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Aramco and Dutch car maker make low-carbon fuel

Aramco Stellantis Reuters/Stephane Mahe
Stellantis CEO Carlos Tavares (second left) at the launch of a new Jeep in 2022. Such models already on Europe's roads could use the new e-fuel
  • CO2 emissions cut by 70%
  • Fuel will work with 24m existing cars
  • Hydrogen-based technology

Saudi oil major Aramco and Dutch car maker Stellantis have developed an e-fuel that will work without modifications in the engines of some 24 million vehicles already on European roads and using conventional petrol. 

Recent tests showed the low-carbon fuel could reduce carbon dioxide emissions from existing internal combustion vehicles by at least 70 percent, the companies announced this week.

Produced by Aramco, the fuels are made by reacting carbon dioxide, captured either directly from the atmosphere or from an industrial facility, with renewable hydrogen.

Estimates about the number of vehicles they could work in are based on 24 Stellantis engine types used in European vehicles sold since 2014. 

“Drop-in e-fuels can have a massive and almost immediate impact on reducing the CO2 emissions of the existing vehicle fleet,” said Stellantis engineering and technology chief Ned Curic. 

The result of a 2021 merger between Italian-US firm Fiat Chrysler and Peugeot maker PSA, Amsterdam-based Stellantis is the third largest car maker by sales, with its brand portfolio also including Alfa Romeo, Citroen, Opel, Jeep and Maserati.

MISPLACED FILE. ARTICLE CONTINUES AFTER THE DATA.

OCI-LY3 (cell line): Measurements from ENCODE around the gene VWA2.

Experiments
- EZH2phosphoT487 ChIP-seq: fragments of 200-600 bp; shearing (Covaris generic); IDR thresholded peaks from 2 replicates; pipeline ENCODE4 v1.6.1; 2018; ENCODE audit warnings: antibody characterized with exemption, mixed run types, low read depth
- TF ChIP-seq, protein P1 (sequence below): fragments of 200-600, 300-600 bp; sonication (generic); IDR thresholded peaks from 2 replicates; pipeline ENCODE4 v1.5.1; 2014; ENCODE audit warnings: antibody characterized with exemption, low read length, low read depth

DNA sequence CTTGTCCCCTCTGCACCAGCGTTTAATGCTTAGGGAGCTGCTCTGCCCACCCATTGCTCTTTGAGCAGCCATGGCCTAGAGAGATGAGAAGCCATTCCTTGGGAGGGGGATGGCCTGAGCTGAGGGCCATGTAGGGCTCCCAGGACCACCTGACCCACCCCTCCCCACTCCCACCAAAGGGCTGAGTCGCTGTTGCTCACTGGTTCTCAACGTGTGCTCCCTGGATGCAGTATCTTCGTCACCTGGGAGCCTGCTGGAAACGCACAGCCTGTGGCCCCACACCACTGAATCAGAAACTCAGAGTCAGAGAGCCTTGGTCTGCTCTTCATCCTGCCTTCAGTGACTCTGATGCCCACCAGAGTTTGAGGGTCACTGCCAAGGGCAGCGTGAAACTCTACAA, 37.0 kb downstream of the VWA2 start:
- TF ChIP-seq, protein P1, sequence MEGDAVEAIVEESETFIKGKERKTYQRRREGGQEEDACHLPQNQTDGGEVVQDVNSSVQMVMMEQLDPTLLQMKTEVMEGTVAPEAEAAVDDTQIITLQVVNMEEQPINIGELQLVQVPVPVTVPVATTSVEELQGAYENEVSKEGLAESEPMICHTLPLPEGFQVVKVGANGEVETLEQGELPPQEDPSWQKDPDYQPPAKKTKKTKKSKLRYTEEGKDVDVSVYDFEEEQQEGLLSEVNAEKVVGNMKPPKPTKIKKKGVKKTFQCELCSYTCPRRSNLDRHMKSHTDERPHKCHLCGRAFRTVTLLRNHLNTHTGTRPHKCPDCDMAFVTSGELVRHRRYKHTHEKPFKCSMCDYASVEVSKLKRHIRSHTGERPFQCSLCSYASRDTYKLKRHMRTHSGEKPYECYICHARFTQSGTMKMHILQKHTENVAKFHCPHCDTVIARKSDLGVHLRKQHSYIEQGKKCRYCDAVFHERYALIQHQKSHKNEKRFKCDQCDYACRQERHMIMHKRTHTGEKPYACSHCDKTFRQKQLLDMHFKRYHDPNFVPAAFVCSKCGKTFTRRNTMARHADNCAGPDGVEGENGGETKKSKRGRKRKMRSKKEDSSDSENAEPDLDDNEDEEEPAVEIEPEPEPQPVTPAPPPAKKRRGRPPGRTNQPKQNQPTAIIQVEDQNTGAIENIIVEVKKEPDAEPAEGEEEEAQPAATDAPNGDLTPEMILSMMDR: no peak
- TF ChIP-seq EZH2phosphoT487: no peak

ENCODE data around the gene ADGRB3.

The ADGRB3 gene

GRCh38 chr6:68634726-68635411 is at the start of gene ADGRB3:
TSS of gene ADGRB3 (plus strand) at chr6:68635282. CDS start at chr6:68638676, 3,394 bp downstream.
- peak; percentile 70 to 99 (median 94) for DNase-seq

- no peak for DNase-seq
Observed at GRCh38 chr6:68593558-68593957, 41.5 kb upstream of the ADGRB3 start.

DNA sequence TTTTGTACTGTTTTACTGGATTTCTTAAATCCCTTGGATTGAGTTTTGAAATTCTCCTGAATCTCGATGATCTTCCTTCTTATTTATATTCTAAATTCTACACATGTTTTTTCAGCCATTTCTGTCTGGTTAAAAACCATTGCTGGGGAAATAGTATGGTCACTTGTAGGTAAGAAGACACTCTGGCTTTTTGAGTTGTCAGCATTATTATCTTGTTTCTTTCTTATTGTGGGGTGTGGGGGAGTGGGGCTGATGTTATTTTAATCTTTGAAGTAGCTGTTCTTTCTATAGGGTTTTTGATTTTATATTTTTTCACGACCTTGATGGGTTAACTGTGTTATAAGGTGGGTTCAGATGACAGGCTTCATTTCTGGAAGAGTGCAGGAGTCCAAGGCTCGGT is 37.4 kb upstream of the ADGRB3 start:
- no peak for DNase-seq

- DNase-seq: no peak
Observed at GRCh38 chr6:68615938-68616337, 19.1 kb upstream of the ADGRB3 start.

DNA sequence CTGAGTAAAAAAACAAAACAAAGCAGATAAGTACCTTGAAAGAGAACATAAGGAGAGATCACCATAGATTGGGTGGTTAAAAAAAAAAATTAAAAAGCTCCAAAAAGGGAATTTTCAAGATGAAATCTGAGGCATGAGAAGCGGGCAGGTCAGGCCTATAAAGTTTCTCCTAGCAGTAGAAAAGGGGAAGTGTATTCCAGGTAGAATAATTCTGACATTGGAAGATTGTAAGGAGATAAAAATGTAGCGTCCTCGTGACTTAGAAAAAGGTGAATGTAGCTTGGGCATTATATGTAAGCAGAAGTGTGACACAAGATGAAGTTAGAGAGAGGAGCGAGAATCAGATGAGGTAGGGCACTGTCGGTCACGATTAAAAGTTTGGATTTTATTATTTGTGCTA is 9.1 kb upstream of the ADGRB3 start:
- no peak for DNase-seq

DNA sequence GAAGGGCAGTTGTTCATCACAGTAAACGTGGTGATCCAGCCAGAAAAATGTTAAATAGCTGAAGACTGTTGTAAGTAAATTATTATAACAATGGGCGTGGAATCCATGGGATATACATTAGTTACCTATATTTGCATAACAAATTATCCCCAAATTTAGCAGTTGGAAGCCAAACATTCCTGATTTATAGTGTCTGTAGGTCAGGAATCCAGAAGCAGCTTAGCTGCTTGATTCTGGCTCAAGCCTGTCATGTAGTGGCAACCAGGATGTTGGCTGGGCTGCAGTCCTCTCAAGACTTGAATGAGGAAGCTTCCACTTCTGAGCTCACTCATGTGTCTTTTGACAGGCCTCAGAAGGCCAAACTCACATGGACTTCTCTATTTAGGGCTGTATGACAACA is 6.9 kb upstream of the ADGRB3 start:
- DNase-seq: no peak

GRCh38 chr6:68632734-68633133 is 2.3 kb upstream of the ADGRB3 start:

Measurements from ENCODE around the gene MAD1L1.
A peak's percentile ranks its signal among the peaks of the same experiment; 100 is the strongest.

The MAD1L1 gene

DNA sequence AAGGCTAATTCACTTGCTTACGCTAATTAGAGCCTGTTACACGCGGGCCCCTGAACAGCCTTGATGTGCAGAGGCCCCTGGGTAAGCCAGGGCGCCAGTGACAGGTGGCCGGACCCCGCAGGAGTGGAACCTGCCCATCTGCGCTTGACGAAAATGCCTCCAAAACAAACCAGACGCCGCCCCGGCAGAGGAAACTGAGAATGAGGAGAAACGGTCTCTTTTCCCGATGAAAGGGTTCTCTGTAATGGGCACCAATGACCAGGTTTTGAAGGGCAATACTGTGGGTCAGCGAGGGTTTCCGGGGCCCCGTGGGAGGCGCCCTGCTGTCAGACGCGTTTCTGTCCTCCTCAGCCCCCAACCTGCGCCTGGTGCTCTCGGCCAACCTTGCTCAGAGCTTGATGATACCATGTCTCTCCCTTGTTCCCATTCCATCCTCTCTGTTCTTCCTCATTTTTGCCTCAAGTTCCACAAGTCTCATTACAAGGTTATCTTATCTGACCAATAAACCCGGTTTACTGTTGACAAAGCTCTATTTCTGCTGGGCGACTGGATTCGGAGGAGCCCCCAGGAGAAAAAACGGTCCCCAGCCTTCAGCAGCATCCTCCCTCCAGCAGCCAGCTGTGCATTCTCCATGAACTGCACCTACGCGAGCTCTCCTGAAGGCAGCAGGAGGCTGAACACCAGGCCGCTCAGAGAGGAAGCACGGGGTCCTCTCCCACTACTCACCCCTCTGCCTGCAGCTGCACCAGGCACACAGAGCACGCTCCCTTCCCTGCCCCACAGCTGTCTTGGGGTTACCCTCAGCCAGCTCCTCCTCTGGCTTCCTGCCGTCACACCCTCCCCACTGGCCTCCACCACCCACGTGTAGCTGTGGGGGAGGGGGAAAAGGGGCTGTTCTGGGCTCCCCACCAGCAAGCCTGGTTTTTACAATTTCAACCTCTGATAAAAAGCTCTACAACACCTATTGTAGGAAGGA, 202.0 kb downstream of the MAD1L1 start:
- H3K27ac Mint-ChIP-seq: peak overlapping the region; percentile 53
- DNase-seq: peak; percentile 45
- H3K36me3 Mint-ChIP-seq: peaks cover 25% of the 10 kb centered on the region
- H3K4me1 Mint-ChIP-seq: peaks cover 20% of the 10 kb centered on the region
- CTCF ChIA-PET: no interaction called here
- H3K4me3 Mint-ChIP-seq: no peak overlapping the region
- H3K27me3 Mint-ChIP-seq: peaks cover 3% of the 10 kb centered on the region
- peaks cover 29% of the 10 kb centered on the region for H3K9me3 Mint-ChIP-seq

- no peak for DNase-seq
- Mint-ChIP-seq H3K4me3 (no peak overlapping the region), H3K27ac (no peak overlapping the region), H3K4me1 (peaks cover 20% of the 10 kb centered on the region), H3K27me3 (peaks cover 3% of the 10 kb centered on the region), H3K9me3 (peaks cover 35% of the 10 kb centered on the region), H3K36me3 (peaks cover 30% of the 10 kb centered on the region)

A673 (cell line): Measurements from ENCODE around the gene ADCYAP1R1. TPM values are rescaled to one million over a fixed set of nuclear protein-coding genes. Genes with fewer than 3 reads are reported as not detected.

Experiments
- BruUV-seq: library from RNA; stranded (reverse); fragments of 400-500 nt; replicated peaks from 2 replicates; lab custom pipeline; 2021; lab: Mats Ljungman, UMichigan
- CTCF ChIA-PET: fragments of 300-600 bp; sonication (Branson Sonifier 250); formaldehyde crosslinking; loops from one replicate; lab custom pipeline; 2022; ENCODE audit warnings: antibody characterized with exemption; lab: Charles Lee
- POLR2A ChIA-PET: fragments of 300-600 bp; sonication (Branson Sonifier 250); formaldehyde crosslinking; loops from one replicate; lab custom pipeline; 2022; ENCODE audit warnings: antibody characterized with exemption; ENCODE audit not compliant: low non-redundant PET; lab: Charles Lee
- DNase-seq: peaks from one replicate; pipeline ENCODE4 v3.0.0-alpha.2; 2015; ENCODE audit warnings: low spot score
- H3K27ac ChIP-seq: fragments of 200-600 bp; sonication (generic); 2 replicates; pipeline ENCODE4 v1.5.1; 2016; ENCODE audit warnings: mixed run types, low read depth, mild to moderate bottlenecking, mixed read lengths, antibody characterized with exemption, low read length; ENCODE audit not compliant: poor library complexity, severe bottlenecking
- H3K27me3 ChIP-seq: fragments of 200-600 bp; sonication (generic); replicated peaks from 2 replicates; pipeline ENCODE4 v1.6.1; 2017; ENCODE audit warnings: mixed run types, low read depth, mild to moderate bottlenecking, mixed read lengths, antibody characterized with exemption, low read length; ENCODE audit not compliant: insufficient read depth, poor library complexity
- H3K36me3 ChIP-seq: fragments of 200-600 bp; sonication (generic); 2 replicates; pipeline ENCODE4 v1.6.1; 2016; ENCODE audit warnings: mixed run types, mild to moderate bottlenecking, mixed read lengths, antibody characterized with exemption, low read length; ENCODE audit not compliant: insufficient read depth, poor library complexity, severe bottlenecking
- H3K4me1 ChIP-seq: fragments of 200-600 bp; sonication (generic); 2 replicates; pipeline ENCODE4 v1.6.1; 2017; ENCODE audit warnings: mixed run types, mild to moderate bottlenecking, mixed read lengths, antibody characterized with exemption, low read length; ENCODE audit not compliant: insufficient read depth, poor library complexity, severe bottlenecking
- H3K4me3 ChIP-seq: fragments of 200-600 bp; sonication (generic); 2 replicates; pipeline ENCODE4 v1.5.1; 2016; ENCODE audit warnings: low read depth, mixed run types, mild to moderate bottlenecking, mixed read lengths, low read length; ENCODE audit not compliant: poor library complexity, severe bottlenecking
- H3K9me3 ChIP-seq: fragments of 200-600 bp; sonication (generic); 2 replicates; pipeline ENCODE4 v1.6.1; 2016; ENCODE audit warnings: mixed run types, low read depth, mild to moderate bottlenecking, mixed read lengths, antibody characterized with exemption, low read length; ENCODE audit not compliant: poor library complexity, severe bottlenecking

This year the EU this year opened a legal exemption for vehicles running on e-fuels to remain on sale beyond a 2035 deadline for phasing out carbon dioxide-emitting cars. 

It is not yet clear what the cost of Stellantis-Aramco e-fuel would be for the consumer in comparison to standard fuels. 

Stellantis said it intends to halve its carbon footprint from 2021 levels by 2030 and become net zero by 2038. 

The world’s biggest oil exporter, Saudi Arabia is trying to become a pioneer in renewable energy technologies via its Vision 2030 project to diversify away from oil revenues. 

Hydrogen has been a focus of attention as competition to find cheaper and more green batteries and generators intensifies. 

UK hydrogen fuel cell company AFC Energy signed an agreement with a leading Saudi marketer to sell its hydrogen generators in the Middle East and Central Asia.

A partnership between US firm Pure Lithium and the Saudi-based Energy Capital Group aims to produce pure lithium batteries from oilfield brines in Saudi Arabia, in a bid to outpace conventional lithium-ion batteries used in electric cars. 

Most major car makers are betting on electric vehicles using batteries as the main route to cut CO2 emissions from passenger cars.

But oil majors and some car makers are also pursuing e-fuels like e-kerosene, e-methane or e-methanol.

Although they still release carbon dioxide when used in car engines, the emissions are theoretically offset by the amount taken out of the atmosphere to produce the fuel, making e-fuels CO2-neutral overall.